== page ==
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Celebrating "Broadway Joe" Namath - Part II

The match-up for Super Bowl III was out of Hollywood central casting. Joe Namath and the 18-point underdog New York Jets of the nine-year-old American Football League versus the Baltimore Colts of the established National Football League.

Three days before the big event took place the man they called "Broadway Joe" stood up at an awards banquet in Miami Springs, Florida and said, "We're going to win this game. I guarantee it. I guarantee we will beat the Colts."

His statement was looked upon as bold and over the edge by many in the media, and many more in established football circles. But the guy from Beaver Falls, Pennsylvania was ready to put his performance where his mouth was.

On January 12, 1969 - 31 years ago today - the Colts and Jets lined up at the Orange Bowl in Miami. What had been interpreted as Namath's outrageous comments had placed Super Bowl III center-stage. In attendance for the event were many celebrities including President Richard Nixon, Vice President Spiro Agnew, astronaut Jim Lovell and comedian Jackie Gleason.

New York's confidence grew as the game moved along.

"We saw panic in the Colts," kicker Jim Turner said. "It was interceptions (the Jets defense forced 5 turnovers) and panic, then despondency, then history."

Namath's numbers (by his standards) were modest - 17 of 28 for 206 yards, with no touchdown passes. But he gave nothing away - that was the key to his performance.

Even more important was his play-calling. Jet coach Ewbank, canned by Baltimore before linking up with New York, was a master of having his quarterbacks alter and change plays at the line.

Namath's audibles had the Colts off balance and on their heels all day. Star wide receiver Don Maynard was utilized as a decoy, and George Sauer became a primary receiver. Namath hit him eight times for 133 yards. Matt Snell ground out 121 hard yards on 30 carries, largely on a play called '19 Straight,' a play that followed the fierce blocking of Winston Hill, the Jets' star left tackle.

Ninety-four seconds into the fourth quarter, Turner kicked his third field goal. The Jets had a 16-0 lead. But Baltimore was not done, not yet. Johnny Unitas, the legendary quarterback, had sat out most of the season with an elbow injury. Now he came out onto the field in a trot in his black hightops. Unitas led the Colts to a touchdown, but it was too little and too late - there was but 3:19 left in the game.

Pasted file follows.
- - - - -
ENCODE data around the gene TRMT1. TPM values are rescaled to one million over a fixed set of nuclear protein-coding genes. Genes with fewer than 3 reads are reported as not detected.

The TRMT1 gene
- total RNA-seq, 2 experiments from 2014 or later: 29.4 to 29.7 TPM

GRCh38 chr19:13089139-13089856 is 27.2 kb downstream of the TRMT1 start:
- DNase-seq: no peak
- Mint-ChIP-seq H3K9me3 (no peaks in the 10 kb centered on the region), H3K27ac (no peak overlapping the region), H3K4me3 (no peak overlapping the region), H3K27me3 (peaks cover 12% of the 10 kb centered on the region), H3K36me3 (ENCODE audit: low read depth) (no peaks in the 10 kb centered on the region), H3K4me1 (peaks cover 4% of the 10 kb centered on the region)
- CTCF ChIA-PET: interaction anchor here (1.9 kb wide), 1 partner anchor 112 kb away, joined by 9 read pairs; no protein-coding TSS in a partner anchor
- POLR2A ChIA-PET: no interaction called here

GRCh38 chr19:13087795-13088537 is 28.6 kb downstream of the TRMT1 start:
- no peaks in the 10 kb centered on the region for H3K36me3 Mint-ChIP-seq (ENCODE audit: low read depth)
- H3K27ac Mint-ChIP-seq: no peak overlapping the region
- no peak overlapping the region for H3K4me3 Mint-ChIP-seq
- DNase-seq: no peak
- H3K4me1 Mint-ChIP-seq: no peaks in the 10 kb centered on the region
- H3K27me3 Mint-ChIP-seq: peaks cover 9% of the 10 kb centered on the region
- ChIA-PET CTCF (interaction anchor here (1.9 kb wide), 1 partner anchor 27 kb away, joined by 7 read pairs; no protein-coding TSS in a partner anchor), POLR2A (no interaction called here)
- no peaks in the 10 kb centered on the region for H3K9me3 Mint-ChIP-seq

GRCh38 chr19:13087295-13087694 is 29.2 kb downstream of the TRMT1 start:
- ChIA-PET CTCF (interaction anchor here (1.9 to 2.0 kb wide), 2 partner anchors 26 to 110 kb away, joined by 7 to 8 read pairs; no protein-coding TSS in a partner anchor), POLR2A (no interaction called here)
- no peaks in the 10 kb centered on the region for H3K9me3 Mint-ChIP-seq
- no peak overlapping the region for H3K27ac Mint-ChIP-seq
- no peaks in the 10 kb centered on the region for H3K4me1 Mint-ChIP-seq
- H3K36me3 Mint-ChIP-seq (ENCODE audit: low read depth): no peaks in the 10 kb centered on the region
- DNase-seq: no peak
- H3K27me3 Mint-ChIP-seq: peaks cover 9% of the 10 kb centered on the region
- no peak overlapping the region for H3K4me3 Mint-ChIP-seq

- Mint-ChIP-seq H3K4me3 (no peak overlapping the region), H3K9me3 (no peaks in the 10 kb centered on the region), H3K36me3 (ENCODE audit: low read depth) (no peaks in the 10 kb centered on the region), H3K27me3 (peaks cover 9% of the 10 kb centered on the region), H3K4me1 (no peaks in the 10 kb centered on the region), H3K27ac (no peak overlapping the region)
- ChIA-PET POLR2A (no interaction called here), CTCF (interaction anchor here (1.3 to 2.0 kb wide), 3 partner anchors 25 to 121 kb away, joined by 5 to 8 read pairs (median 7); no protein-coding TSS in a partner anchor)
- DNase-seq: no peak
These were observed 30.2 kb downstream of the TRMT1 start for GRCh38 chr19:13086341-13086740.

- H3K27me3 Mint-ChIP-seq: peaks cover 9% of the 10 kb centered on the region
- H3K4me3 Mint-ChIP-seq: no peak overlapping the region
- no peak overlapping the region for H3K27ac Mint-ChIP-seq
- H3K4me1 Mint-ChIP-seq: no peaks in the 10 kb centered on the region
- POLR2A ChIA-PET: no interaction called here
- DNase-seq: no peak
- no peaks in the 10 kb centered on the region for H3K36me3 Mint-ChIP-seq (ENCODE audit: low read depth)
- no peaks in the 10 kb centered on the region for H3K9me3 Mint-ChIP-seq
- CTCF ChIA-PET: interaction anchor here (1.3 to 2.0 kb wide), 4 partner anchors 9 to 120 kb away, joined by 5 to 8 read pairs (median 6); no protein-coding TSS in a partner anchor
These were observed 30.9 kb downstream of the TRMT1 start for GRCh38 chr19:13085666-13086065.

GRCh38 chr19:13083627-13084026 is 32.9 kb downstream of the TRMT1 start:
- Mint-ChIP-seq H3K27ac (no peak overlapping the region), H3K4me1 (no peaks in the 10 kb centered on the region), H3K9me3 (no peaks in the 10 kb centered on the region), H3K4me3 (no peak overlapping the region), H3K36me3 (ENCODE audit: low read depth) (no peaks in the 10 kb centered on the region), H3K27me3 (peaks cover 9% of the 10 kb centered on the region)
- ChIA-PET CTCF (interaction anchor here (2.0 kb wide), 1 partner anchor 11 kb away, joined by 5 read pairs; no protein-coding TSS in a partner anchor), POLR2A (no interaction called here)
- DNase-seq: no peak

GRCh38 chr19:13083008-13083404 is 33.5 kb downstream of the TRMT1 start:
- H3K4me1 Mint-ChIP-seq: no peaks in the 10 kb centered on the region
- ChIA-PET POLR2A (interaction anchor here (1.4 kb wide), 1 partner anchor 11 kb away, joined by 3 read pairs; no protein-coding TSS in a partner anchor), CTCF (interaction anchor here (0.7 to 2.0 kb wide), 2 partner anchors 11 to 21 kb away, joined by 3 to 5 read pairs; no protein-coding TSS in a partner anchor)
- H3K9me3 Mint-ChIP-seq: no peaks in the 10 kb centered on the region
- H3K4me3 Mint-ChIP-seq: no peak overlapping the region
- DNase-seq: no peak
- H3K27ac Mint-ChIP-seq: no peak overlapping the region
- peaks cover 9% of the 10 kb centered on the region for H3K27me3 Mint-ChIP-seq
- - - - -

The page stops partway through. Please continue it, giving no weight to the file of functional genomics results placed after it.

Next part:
The final score was New York 16 Baltimore 7. One of the enduring images of professional football originated as the game ended: Joe Namath running off the field, index finger waving . . . . NFL Commissioner Pete Rozelle came into the locker room of the jubilant Jets and Jim Turner screamed out, "Hey, Pete, welcome to the AFL!"

Curt Gowdy, who was there on that historic day doing play-by-play, called it the greatest single impact game in NFL history.

Unfortunately, Namath never played in another Super Bowl. But what he accomplished that January day in Miami locked his name and image into NFL lore for all time.

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You can reach Harvey Frommer at:   

Email:  harvey.frommer@Dartmouth.EDU 

About the Author:

Harvey Frommer is in his  38th year of writing books. A noted oral historian and sports journalist, the author of 42 sports books including the classics: "New York City Baseball,1947-1957" and "Shoeless Joe and Ragtime Baseball," his acclaimed REMEMBERING YANKEE STADIUM was published in 2008 and his REMEMBERING FENWAY PARK: AN ORAL AND NARRATIVE HISTORY OF THE HOME OF RED SOX NATION was published to acclaim in 2011.  The prolific Frommer is at work on When It Was Just a Game, An Oral History on Super Bowel One. 

His work has appeared in the New York Times, Los Angeles Times, Washington Post, New York Daily News, Newsday, USA Today, Men's Heath, The Sporting News, among other publications.

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Harvey Frommer along with his wife, Myrna Katz  Frommer are the authors of five critically acclaimed oral/cultural histories, professors at Dartmouth  College, and travel writers who specialize in cultural history, food, wine, and Jewish history and heritage in the United States, Europe, and the Caribbean. 

This Article is Copyright 1995 - 2014 by Harvey Frommer.  All rights reserved worldwide.

 

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